You basically play the same level over again, but at night and with more anti-aircraft guns.
These levels seem very out-of-place compared to the rest of the game, but they’re also
awesome so who cares?
While much like F-Zero the game makes heavy use of the Super Nintendo's new mode 7 technology,
it also provides a unique gameplay experience that absolutely makes the game worth looking
The graphics in the game are colorful and detailed, and again like F-Zero is a game
that really couldn't have been pulled off on the 8-Bit NES.
I also really like the soundtrack, which has an upbeat new age jazz feel to it.
Pilotwings definitely has a much more relaxed pace and feel compared to not only the other
two launch games, but to most video games.
To some this will be a weakness, but to others it’ll present a welcome alternative.
My only real issue with Pilotwings is in how scoring and difficulty are handled.
In order to pass each lesson, you have to achieve a minimum aggregate score.
If you fail to earn enough points in a single event, that aggregate score will no longer
Unfortunately, Pilotwings doesn’t give you lives or do-overs, so if you make a mistake
in any single event, it can quite possibly be game over, especially in the later lessons.
This means replaying the entire lesson over again.
Now, I’m certainly not saying that I want the game to be easy, but imagine playing Super
Mario Bros, except that if you die in say, world 1-3, you get sent all the way back to
the beginning of world 1-1.
That might get old after a while, and if you're trying to beat the entire game, as I was in
preparation for this episode, it's the kind of thing that can make you walk away and not
want to come back anytime soon.
Still, all that really means is that Pilotwings requires a lot of patience, and is perhaps
best played in short bursts if you’re someone who is easily frustrated.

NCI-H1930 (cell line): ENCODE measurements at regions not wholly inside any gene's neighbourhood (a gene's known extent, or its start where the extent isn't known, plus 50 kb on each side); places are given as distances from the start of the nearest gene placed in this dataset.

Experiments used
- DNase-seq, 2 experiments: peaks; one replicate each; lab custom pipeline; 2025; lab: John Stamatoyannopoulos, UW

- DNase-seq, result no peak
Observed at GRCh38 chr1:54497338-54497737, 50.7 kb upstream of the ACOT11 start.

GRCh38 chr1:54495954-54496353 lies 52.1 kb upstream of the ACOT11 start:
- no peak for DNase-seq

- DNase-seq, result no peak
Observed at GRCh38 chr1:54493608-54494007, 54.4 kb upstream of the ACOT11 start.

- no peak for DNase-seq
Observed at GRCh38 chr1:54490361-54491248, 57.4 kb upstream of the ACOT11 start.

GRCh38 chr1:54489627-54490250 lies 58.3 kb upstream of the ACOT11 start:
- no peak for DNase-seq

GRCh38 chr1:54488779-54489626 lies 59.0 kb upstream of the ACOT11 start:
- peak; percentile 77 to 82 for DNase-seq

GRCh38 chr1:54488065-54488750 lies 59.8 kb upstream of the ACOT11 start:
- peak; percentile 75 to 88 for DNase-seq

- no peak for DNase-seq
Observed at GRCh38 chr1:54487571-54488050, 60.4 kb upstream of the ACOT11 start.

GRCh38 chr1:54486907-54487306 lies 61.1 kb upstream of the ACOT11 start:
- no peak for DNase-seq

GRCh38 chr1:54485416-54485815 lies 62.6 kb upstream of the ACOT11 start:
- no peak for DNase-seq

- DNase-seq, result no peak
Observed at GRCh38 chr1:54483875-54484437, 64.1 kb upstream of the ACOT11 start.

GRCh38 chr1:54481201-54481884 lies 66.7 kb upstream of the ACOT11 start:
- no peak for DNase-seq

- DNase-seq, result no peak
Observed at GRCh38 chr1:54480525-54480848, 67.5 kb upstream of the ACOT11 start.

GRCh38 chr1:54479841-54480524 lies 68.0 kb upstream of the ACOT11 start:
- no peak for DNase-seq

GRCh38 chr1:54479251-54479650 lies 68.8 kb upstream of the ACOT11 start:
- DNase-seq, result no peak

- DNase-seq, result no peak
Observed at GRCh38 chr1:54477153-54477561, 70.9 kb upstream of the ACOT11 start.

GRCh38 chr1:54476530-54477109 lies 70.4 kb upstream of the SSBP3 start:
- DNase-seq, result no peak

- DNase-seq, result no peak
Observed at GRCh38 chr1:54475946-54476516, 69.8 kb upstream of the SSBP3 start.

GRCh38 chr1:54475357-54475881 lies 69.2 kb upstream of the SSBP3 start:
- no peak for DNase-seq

It’s certainly not a reason to avoid the game, which is often treated like the red-headed
step child of the Super Nintendo’s launch.
It was of course sandwiched in between two legendary launch titles, and probably got
buried under the amazing lineup of games that started coming out for the system immediately
after launch, but in my opinion Pilotwings would have made an excellent weekend rental
if you were looking for something a little bit different.
Super Mario World was the pack-in game for the Super Nintendo, the direct sequel to 1990’s
Super Mario Bros 3, and is considered by many to be one of the greatest video games ever
As the two games were released just months apart, Super Mario World is often compared
to Sonic The Hedgehog.
In fact Sega ran an advertising campaign using a comparison between the two games as a selling
point for the Genesis, which they kicked off at the very same Summer CES that served as
the Super Nintendo's coming-out party.
At first glance, Sonic is the more impressive-looking game, but while Super Mario World may not
look as visually striking as it’s competitor, under the hood you’ll find what is quite
possibly the greatest platform game ever created.
In fact, while Sonic is clearly a pure platformer, Super Mario World is almost an adventure game